Earth’s past climate exhibits short-term (1500-year) pronounced fluctuations during the last glacial period, called Dansgaard–Oeschger (DO) glacial events, which have never been detected in pre-Quaternary times. The record of DO equivalent climate variability in Mesozoic strata can provide constraints on understanding these events. Here we highlight a prominent 1500-year cyclicity in a Jurassic (~ 155 Ma) ice-free sedimentary record from the Tethyan Basin. This Jurassic 1500-year cyclicity is encoded in high-resolution magnetic susceptibility (MS) proxy data reflecting detrital variations, and expressed as marl-limestone couplets. Additionally, MS data detect the modulation of these DO-scale couplets by supercouplet sets, reflecting the precession and its harmonics. We suggest that this Jurassic DO-like cyclicity may originate from paleo-monsoon-like system, analogous to the record of DO events in the Pleistocene East Asian monsoon archives. Paleogeographic reconstructions and atmosphere–ocean simulations further support the potential existence of strong, ancient monsoon circulations in the Tethyan Basin during the Jurassic.

2021-2022 Tonga Volcanic Eruption and Record Rainfall in Eastern Australia and New Zealand

by A. Wong & W. Yims, Jul 4, 2022 in The SaltbushClub


Summary

During late 2021, the Hunga Tonga-Hunga Ha’apai submarine volcano erupted creating a new island which erupted sub-aerially on 15th January, 2022 sending a plume 58 km above sea level penetrating the mesosphere. The study of observation records including satellite data has revealed warming of the ocean-surface layer followed by atmospheric cooling caused by the release of geothermal heat and volcanic materials entering the atmosphere respectively. Environmental factors influencing weather include the development of a relatively ‘short’ life-span South Pacific Blob; the transfer of large quantities of water vapour from the ocean into the atmosphere; the low-pressure condition on the ocean surface; the formation of clouds; the reduction of solar radiation caused by volcanic materials in the atmosphere; the strengthening of trade winds; the meandering of jet streams; the development of atmospheric rivers, the additional cooling effect of torrential rainfall, and, the switch to La Niña conditions. The record rainfall in eastern Australia and New Zealand and Tropical Cyclone Dovi occurring in February 2022 were both outcomes of atmospheric cooling following the sub-aerial eruption.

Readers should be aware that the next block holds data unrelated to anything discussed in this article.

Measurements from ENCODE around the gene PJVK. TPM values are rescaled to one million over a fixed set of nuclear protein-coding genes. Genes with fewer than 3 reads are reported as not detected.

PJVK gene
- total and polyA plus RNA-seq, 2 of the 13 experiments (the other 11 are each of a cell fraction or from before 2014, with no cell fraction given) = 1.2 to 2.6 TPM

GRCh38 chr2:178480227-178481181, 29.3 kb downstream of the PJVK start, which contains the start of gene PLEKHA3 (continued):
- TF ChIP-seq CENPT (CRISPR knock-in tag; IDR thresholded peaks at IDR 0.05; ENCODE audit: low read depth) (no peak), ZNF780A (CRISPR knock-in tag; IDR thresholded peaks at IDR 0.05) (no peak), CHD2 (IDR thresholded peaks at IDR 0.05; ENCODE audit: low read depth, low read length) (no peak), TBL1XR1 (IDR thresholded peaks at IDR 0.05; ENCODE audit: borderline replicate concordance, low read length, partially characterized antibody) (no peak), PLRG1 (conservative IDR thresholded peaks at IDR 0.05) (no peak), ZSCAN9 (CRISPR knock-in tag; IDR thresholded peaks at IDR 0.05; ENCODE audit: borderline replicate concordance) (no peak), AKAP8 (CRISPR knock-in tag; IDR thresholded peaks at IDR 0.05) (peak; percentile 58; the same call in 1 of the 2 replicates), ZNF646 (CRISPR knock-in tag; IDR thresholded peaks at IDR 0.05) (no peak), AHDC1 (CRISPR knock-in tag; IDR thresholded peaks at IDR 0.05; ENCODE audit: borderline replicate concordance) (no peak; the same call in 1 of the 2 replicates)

CO2 and O2 oxidized 2.7 Ga micrometeorites in two stages suggesting a >32% CO2 atmosphere

by Huang G. et al., Nov 2021 in PrecambrianResearch


Abstract
It is widely accepted that atmospheric pO2 < 1 ppm before the Great Oxidation Event. Yet a recent study found fossil micrometeorites (MMs) containing the oxidized iron species wüstite (FeO) and magnetite (Fe3O4) formed 2.7 billion years ago (Ga). How these MMs became oxidized is uncertain. Abundant O2 in the upper atmosphere and iron oxidation by CO2 have been suggested. However, photochemical reactions cannot produce sufficient O2, and oxidation by CO2 can only produce FeO, each individually failing to explain the formation of Fe3O4-only MMs. Using an oxidation model of iron MMs including photochemistry, we show that a >32% CO2 Archean atmosphere and different entry angles can generate the Fe3O4-only and Fe-FeO mixed composition MMs that have been discovered. Oxidation happens in two stages: by CO2 under brief melting, then by O2. Our results challenge existing constraints on Earth’s atmospheric CO2 concentration at 2.7 Ga and support a warm Late Archean despite the ‘faint young Sun’.

Rapid Asia–Europe–North America geographic dispersal of earliest Eocene primate Teilhardina during the Paleocene–Eocene Thermal Maximum

by T. Smith et al., July 25, 2022 in PNAS


Abstract

True primates appeared suddenly on all three northern continents during the 100,000-yr-duration Paleocene–Eocene Thermal Maximum at the beginning of the Eocene, ≈55.5 mya. The simultaneous or nearly simultaneous appearance of euprimates on northern continents has been difficult to understand because the source area, immediate ancestors, and dispersal routes were all unknown. Now, omomyid haplorhine Teilhardinais known on all three continents in association with the carbon isotope excursion marking the Paleocene–Eocene Thermal Maximum. Relative position within the carbon isotope excursion indicates that Asian Teilhardina asiatica is oldest, European Teilhardina belgicais younger, and North American Teilhardina brandti and Teilhardina americana are, successively, youngest. Analysis of morphological characteristics of all four species supports an Asian origin and a westward Asia-to-Europe-to-North America dispersal for Teilhardina. High-resolution isotope stratigraphy indicates that this dispersal happened in an interval of ≈25,000 yr. Rapid geographic dispersal and morphological character evolution in Teilhardina reported here are consistent with rates observed in other contexts.